So we made a private appointment with another retinal specialist who was lovely. Absolutely lovely. He confirmed both the ROP and the detached retina, but said that as there was evidence of a healed retinal detachment in the other eye he was happy to wait-and-see… and in the meantime I could return to normal. That was a fortnight ago and over that time I’ve been building up my reading, writing and internet time, so I hope it won’t be too long before I can continue with A House Divided in a disciplined manner.
Saturday, 10 November 2012
Tuesday, 30 October 2012
Late fifteenth century Spain has a special place in my heart. When I was twelve, newly moved to Australia and desperately missing the familiar things of home, I discovered Jean Plaidy's historical novels. I started with The Young Elizabeth and enjoyed it, but the story that irrevocably hooked me, that drew me towards history in general and these characters in particular, was Daughters of Spain. I'm a geek. The family of Isabella and Ferdinand, notably Catherine of Aragon, became my first true obsession - and obviously it never left! I will admit it lay dormant as I discovered other enthusiasms and interests, both historical and otherwise.
Then in May 2012 I went to Barcelona, and a switch was flipped. The old obsession revived, but this time it came with the desire, the urge, to write. As we cruised around the Med I began to make notes on my iPad; when we returned home I started my research in earnest, hampered by the fact that The Invisible Infanta is set in Spain; inevitably, most primary sources are in Spanish ...which I don't read! As a trained historian this makes me distinctly uncomfortable and I intend to remedy it sooner rather than later.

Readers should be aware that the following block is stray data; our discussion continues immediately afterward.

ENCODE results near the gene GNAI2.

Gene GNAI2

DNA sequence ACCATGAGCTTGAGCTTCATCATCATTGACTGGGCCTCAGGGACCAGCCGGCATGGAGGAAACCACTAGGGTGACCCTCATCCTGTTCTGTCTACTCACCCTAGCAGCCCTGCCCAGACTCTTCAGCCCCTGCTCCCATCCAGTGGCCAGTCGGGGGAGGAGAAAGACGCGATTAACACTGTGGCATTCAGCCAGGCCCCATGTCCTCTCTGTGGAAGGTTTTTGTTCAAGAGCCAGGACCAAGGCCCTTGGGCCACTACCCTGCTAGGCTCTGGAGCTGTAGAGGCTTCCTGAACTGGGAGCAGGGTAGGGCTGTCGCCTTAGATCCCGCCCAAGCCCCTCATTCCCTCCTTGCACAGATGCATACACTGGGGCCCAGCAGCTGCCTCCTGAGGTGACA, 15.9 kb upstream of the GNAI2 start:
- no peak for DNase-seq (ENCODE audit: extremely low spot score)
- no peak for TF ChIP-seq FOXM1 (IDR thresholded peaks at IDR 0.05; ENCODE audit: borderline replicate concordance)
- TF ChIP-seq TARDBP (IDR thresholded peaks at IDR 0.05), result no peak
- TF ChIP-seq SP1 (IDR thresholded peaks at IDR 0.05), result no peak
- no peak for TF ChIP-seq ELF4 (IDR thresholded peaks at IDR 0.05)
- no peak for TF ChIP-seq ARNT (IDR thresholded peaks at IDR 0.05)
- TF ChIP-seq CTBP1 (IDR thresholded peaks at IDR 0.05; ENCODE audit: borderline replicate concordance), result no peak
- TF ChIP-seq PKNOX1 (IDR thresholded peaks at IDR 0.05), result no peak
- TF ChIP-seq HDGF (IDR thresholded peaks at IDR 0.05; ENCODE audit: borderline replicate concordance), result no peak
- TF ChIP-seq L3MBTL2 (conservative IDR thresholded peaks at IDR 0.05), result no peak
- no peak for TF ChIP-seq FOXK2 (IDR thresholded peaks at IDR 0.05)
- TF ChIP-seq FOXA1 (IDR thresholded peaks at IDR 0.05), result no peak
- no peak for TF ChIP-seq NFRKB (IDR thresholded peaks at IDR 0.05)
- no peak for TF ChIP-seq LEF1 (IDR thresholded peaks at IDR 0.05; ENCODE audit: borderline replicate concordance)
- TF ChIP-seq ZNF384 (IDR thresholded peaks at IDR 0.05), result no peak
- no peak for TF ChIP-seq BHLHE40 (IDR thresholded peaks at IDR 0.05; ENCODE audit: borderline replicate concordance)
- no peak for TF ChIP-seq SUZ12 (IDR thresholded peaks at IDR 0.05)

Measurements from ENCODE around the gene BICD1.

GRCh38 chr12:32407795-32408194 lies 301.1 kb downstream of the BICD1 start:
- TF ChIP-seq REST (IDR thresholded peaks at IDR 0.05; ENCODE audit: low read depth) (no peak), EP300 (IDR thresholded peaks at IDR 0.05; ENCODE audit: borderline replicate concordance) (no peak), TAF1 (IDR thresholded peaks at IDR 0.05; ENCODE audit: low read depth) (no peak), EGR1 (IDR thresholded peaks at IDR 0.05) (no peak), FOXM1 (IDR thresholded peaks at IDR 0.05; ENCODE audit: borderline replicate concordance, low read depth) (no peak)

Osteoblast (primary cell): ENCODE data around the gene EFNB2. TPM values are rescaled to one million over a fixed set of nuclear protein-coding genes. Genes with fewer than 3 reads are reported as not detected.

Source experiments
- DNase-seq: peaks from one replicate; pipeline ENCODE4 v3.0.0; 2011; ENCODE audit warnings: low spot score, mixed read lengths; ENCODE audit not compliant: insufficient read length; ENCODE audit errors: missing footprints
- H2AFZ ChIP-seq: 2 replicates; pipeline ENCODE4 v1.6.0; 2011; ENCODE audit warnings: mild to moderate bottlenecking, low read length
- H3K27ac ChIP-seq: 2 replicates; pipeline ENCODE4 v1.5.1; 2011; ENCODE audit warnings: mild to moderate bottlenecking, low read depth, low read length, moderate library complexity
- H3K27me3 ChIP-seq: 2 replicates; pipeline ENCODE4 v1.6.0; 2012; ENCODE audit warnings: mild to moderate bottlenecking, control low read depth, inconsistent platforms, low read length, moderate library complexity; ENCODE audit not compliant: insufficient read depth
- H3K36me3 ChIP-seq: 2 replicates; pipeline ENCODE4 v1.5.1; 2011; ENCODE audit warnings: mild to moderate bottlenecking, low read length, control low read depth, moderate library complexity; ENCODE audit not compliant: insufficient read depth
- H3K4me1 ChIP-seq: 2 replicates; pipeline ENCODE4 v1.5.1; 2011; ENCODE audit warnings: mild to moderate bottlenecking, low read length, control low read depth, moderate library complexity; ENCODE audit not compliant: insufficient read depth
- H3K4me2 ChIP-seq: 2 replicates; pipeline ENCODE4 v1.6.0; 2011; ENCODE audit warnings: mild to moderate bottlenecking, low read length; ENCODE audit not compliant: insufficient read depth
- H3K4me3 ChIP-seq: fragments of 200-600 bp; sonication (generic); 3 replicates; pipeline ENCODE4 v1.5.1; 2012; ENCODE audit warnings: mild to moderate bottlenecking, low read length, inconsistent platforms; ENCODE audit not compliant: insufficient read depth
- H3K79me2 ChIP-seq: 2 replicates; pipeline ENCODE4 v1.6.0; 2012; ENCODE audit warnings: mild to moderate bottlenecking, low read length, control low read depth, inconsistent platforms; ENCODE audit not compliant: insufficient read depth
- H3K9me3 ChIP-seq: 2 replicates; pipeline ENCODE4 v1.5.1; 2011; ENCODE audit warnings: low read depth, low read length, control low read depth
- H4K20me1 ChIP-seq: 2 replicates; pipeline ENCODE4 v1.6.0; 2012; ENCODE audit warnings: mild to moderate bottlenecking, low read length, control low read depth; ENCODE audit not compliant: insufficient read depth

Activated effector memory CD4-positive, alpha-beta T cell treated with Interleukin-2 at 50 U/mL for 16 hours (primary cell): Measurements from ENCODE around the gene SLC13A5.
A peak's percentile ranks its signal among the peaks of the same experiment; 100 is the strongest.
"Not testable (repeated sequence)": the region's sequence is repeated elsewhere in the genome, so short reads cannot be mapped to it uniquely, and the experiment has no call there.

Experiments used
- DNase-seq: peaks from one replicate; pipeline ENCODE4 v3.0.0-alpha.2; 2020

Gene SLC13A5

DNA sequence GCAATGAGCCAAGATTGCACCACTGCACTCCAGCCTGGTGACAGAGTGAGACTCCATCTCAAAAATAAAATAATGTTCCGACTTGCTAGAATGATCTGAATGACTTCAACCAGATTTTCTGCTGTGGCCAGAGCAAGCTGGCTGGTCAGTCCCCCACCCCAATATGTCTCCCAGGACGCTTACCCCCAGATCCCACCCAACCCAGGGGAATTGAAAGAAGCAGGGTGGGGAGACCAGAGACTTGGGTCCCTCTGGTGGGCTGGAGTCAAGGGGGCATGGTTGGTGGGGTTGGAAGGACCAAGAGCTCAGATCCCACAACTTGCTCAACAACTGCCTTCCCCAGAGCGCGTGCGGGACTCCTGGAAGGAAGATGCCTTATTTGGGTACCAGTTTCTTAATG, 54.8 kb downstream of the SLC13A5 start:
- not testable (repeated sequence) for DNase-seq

However, it was not the disadvantage it might have been. My main character is almost invisible to history - English speaking history, at least - which left me a good deal of wriggle room. Yet the wriggling takes place within a framework established from extensive reading of the available monographs and biographies of Isabella of Castile and her two best known daughters, Juana of Castile and Catherine of Aragon. I've also dipped a few toes into the biographies of Christopher Columbus. My search for research materials continues; my nirvana is to find English translations of the main contemporary chroniclers of the Catholic Kings - notably Pulgar and Peter Martyr d'Anghiera … and the British Library has papers that I may be able to use.
The Trastamara Chronicles is conceived as a non-sequential series of possibly three or four novels, each with a different angle or slant on this particular branch of the Trastamaras. I'm aware that this period is a favourite of historical novelists, but I dare to hope that I can offer something a little different. I'll try, at any rate.